damp airs

Our editor wrote and posted an article including that some circumstance was ‘putting a damper on’ some company’s activities. While he was at lunch, a colleague asked me if that should be ‘putting a dampener’. After some thought and no research, I said that both were correct, and that I wouldn’t change anything our editor wrote unless is was clearly incorrect.

I asked my Facebook friends what they would say/write, and their answers were basically split down the middle. I did some research and found that damper is used far more than dampener, including in the phrase ‘put a damper on’. 

This is complicated by the fact that there are so many forms:

Noun: damp, dampness, damper(s), dampener(s)
Verb: damp(s/ing/ed), dampen(s/ing/ed)
Adjective: damp(er/est), damping, damped, dampening, dampened
Adverb: damply

and so many contexts: mine and marsh air, moisture, vibrations (piano strings and vehicle/machine parts), cloths, enthusiasm and campfire-cooked bread (which seems to be related to all the others, but I’m not sure how).

There are four choices: damp v dampness, damper v dampener, damp v dampen and damp v dampening v dampened.

Dampness has been more common than damp overall since the 1830s (slightly earlier in AmEng and slightly later in BrEng) and can be used in more contexts. 

Damper has always been far more common than dampener, with no significant difference between AmEng and BrEng.

Damp and dampen have switched and switched back over time. Historically, the more common form was damp. Dampen took over in the 1970s, but damp regained the lead in the 2000s, both for no reason I can think of. This was led by AmEng; dampen never quite overtook damp in BrEng. This might affect your choice of noun. If your verb is damp, then your noun will probably be damper. If it is dampen, then it will probably be dampener.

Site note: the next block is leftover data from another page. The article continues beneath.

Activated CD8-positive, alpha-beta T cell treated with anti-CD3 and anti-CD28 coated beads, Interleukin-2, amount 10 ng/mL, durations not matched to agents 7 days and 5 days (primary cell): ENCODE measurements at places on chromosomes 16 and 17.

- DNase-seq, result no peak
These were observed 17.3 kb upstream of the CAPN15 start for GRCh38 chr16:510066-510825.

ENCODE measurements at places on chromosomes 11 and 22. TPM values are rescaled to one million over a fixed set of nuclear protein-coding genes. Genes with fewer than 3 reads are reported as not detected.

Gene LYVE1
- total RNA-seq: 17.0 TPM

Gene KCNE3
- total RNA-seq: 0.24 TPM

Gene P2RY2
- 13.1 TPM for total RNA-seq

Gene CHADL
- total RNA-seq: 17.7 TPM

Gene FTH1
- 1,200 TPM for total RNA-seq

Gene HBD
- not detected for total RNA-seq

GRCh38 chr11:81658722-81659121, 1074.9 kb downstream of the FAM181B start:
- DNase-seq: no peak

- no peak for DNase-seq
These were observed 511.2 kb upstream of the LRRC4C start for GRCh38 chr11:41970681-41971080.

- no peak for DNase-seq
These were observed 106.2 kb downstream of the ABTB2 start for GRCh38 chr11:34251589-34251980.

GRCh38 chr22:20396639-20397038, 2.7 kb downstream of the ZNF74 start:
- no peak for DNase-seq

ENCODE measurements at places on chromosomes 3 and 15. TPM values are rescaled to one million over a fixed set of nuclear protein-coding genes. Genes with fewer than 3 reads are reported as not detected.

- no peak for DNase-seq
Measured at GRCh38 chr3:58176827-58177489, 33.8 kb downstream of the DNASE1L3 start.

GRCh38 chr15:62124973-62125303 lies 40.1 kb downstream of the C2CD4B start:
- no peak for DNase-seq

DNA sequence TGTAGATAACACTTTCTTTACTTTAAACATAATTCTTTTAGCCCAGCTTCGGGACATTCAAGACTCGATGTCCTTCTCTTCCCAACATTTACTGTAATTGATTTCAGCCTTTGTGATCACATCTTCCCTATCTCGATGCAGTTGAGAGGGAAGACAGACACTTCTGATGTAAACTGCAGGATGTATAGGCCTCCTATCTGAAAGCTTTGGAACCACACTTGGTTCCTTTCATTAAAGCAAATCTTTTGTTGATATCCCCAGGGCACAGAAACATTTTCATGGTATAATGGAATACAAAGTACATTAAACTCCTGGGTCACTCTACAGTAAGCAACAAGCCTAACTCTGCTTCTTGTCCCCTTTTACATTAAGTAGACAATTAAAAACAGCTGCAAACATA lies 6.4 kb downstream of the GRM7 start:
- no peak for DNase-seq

Damp has always been far more common that damping, damped, dampening and dampened, but there is a difference in usage. Damping and damped almost always apply to scientific things. Dampening applies to effect(s), system, solution, influence(s), factor, device, rollers and action, and dampened to enthusiasm, cloth, paper, spirits, hair, cotton, sheet, towel and sand – both a mixture of literal and figurative dampness. Damp applies to cloth, air, earth, weather, ground, soil, sand, places, climate and atmosphere – all literal dampness. 

Regarding the adjective damp and the verbs damp and dampen, compare moist v *moist and moisten, wet v wet and *wetten and dry v dry. I would have thought that wetten was a word, but apparently not. 

I was reminded of a limerick which a major search engine quickly found for me:
“I must leave here,” said Lady de Vere,
“For these damp airs don’t suit me, I fear.”
Said her friend: “Goodness me!
If those pears don’t agree
With your system, why eat them, my dear?”

(Usages from Google Ngram Viewer.)


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